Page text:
We are aware of Ty Marshall’s application for a development permit for a dog breeding and sales operation near Vulcan. This is the same property Alberta SPCA seized dogs from in April in which we were one of the holding agencies. These are also the same dogs who came to us with parvovirus forcing us to close ours doors to prevent a potential spread to the community.
We oppose this application and will be sharing our concerns with Vulcan town council. If you wish to share your concerns please contact Vulcan County: 403-485-2241
On April 17, 2016, Calgary Humane Society Peace Officers were dispatched to an animal hoarding situation in the community of West Hillhurst. Upon inspection of the home, officers determined all animals needed to be removed due to environmental and medical concerns. 89 Maine Coon cats were removed by Peace Officers and Animal Protection Act charges were laid against Ruth SOGZ.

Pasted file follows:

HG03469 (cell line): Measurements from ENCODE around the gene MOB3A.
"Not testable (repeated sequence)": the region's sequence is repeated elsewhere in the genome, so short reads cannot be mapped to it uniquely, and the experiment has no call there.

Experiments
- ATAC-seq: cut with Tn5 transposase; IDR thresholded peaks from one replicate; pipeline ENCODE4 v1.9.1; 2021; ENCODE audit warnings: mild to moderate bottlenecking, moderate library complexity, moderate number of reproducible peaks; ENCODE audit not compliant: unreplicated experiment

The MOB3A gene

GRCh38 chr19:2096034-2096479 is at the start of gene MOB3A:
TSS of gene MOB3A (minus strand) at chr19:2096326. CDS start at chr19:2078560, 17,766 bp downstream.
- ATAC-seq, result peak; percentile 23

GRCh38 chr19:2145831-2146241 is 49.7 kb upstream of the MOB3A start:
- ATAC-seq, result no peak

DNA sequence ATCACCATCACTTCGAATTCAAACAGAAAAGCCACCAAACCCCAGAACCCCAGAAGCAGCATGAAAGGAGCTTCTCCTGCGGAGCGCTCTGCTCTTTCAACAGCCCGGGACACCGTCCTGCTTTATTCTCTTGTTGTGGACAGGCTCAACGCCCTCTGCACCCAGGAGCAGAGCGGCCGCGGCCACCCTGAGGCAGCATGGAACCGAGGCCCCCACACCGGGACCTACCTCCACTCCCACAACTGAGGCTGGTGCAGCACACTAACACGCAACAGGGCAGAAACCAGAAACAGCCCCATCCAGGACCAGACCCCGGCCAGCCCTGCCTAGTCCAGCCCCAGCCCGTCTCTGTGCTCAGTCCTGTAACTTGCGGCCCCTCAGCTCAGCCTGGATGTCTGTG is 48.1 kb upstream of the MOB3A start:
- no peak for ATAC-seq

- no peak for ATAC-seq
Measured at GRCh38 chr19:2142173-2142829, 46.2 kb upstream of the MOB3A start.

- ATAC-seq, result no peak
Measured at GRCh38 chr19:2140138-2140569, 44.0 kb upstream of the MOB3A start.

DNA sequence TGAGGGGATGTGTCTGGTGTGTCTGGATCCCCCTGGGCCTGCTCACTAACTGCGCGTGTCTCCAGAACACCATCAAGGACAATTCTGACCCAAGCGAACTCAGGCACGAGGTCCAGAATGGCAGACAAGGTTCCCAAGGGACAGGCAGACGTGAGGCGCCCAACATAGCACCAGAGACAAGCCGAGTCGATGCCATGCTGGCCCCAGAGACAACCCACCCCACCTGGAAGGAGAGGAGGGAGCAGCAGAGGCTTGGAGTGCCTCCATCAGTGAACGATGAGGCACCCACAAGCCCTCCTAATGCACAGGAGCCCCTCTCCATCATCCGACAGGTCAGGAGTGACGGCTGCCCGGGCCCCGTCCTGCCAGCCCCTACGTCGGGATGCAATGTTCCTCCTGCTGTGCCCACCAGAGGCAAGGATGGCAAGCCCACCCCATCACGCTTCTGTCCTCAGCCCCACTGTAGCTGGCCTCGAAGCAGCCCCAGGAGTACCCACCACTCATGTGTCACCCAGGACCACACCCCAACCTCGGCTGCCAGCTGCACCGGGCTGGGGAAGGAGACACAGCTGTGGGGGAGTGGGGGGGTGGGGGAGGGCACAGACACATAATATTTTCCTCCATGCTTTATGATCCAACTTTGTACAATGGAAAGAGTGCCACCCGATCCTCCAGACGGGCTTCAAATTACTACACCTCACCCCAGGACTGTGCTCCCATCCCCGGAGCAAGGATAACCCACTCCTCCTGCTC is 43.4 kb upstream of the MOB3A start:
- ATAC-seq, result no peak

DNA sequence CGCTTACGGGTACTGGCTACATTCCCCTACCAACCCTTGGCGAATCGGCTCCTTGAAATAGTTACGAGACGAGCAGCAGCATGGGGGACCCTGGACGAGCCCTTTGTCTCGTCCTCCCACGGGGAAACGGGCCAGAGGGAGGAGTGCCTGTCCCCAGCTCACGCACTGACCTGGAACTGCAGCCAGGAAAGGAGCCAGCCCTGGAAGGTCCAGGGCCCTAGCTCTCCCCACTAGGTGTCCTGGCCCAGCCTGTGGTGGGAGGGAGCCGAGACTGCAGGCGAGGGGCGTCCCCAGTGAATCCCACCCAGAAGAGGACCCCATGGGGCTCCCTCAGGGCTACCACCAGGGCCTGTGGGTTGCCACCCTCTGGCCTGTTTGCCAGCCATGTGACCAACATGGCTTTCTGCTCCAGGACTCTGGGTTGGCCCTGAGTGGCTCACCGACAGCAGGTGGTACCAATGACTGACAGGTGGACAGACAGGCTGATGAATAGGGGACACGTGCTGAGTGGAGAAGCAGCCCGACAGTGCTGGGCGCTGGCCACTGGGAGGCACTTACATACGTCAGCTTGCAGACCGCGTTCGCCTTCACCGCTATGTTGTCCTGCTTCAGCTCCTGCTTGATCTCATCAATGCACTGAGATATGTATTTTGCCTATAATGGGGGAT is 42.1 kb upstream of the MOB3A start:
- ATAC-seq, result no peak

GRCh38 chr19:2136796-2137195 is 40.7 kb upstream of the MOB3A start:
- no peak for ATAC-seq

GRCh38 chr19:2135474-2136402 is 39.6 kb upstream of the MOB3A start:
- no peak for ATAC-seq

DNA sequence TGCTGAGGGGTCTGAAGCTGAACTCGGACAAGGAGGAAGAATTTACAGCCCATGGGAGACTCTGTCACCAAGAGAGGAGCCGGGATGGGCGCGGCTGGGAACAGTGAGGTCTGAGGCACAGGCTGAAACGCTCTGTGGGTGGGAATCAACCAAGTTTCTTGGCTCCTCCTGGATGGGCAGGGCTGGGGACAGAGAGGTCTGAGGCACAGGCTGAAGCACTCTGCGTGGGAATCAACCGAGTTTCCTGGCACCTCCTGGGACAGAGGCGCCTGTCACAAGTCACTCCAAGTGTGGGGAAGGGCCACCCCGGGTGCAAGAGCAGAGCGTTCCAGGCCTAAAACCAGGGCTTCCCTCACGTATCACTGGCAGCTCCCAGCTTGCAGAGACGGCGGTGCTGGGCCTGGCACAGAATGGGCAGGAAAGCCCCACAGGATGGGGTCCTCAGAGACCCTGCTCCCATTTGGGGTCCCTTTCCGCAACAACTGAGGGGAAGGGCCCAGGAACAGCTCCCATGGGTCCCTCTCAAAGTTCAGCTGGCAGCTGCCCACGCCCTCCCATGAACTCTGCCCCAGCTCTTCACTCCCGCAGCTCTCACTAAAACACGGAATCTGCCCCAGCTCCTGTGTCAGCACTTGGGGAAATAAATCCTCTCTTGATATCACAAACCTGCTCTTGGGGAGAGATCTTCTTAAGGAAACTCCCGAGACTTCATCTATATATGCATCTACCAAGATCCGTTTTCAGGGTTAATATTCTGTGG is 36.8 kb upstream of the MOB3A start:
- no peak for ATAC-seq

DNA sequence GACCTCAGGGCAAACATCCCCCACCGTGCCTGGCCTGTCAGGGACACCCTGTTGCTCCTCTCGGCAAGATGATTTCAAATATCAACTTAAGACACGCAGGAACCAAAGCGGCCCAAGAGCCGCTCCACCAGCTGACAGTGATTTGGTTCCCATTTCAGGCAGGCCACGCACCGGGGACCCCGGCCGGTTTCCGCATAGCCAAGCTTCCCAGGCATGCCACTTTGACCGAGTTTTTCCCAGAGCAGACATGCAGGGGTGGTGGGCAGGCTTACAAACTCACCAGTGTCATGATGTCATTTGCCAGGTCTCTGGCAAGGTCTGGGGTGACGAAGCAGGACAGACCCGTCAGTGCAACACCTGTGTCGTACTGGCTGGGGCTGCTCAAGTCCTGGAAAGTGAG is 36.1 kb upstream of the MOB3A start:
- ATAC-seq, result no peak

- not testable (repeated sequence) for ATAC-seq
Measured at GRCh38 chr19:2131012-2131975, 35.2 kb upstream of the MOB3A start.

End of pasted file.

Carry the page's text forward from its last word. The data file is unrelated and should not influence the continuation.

On June 16, 2017, following a guilty plea, SOGZ was sentenced to a $5000 fine, among the highest fines received under the Animal Protection Act, and a lifetime prohibition from owning animals excluding two altered cats. Sogz is also required to submit annual veterinary reports and mandated welfare checks by Calgary Humane Society Peace Officers.
Brad Nichols, Senior Manager, Animal Cruelty Investigations said, “It is encouraging to see the court apply a lifetime prohibition in this case, given the level and volume of suffering in the home. Not long ago, such a ban was unheard of. It is crucial that animal breeders and fanciers remain aware of their capacity for care so cases of overt neglect like this one can be avoided.”